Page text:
I usually hunt with a friend or family member, and I would recommend you do so as well. It’s safer and you’ll often learn from one another. However, sometimes your hunting buddy is busy, and other times you’re hunting game that you want to hunt alone, or maybe you want to hunt more often than your friends do.
Whatever your reason for hunting solo, you should make sure you’re prepared to do so. Don’t just head out in the morning as you would when hunting with others. To ensure you have a safe and successful solo hunt, follow these five tips.
Plan More Than Usual
You should always go into a hunt with a game plan whether you’re hunting alone or not. When hunting solo, you need to take the planning portion of the hunt a few steps further.
You want to know the land you’re hunting intimately. Know where you’re entering the hunting ground and where you want to exit when the hunt is done. Have a plan ahead of time for how you’re going to approach the hunting site and make a checklist of things you need to do once you get there.
Also, consider bringing along a GPS system even if you think you have a firm mental grasp on the location. I have a good sense of direction, but I still recommend the use of a quality GPS system separate from your smartphone. Standalone GPS systems designed for hunters offer way more capabilities and can provide needed direction when your cell phone has no coverage.
Let Someone Know Where You Are
One of the nice things about hunting in a group is you have your fellow hunters looking out for you. If something happens to you on a solo hunt, you’re all alone. That’s why it’s extremely important to let someone know exactly where you’re hunting and about how long you’ll be out there.
All sorts of things can happen on a solo hunt from a firearm accident to a sprained or broken ankle. If you don’t let someone know where you will be and for how long, you could end up stranded without help. This simple tip could save your life, and it only takes a second or two.
Bring Emergency Gear Just in Case
You should always have a basic first aid kit when hunting. When you’re in a group it’s easy to let your buddy’s kit suffice for both of you. When you go out alone, make sure you have plenty of first aid materials on hand.
Additionally, bring your smartphone to make emergency calls. It’s also smart to have a GPS with an SOS function, like the Garmin inReach Exlplorer+. Some GPS systems will link to your smartphone, but a GPS with built-in emergency communications capabilities is the best.
Have a Plan for After Your Kill
How are you going to get your kill out? With a hunting partner, this is a lot easier. You have an extra set of hands or someone who can head back to the truck or base camp for additional supplies or an ATV. Don’t head out alone unless you have a foolproof plan for getting your kill back home without help.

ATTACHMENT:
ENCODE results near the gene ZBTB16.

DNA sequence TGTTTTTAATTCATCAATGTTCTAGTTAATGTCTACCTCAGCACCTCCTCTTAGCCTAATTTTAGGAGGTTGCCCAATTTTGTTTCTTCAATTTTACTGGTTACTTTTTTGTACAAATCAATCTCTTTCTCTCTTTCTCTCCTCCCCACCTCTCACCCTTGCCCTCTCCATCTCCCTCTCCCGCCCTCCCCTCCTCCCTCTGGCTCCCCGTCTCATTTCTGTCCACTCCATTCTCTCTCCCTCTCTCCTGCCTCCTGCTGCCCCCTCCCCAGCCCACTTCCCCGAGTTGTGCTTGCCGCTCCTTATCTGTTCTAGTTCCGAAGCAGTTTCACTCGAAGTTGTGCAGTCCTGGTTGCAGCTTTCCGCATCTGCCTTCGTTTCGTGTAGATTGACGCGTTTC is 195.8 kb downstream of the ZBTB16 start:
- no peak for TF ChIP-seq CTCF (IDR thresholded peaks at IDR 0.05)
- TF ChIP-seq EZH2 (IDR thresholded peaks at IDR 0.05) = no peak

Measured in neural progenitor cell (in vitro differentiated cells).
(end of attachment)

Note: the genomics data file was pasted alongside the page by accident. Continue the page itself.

If you’re hunting large game, you’ll need to be physically fit enough to move your kill out of the area by yourself. This can require some physical strength. While you may be able to get an ATV to help you move the deer out of your hunting spot, oftentimes you’ll have to drag the animal a fair way after field dressing it, and you need to be ready to do that.
Adjust Your Hunting Tactics
You’re going to hunt differently with another hunter or with a group than you would by yourself. This usually depends on the people you’re with and the game you hunt.
When you’re on your own, you can easily make decisions on the fly. This is a significant positive of hunting solo, and you shouldn’t be afraid to change your hunting tactic if you need to.
Many hunters, depending on the game, like to spot and stalk prey when hunting solo. This technique works well. It’s just you and the prey. The decisions you make only affect you, meaning you don’t have to worry about anything else.
Others prefer to draw animals in by calling when hunting solo. This also works well. However, it can make for a lot of work. You have to call, listen for a response, locate the animal, and close the gap. Some hunters love the challenge of doing it all on their own while others would prefer to do this with a partner or a couple of partners.
Obviously, the technique you use depends on the type of game you’re hunting and the individual situation. If you’re used to hunting alone, don’t get discouraged. Many hunters realize they rely heavily on their hunting partners the first time they go out alone. Take your time and focus on your skills. If you do, you should have a good time out there.
Hunting alone can be a rewarding personal experience. What are some of your tips for hunting alone? Leave a comment below.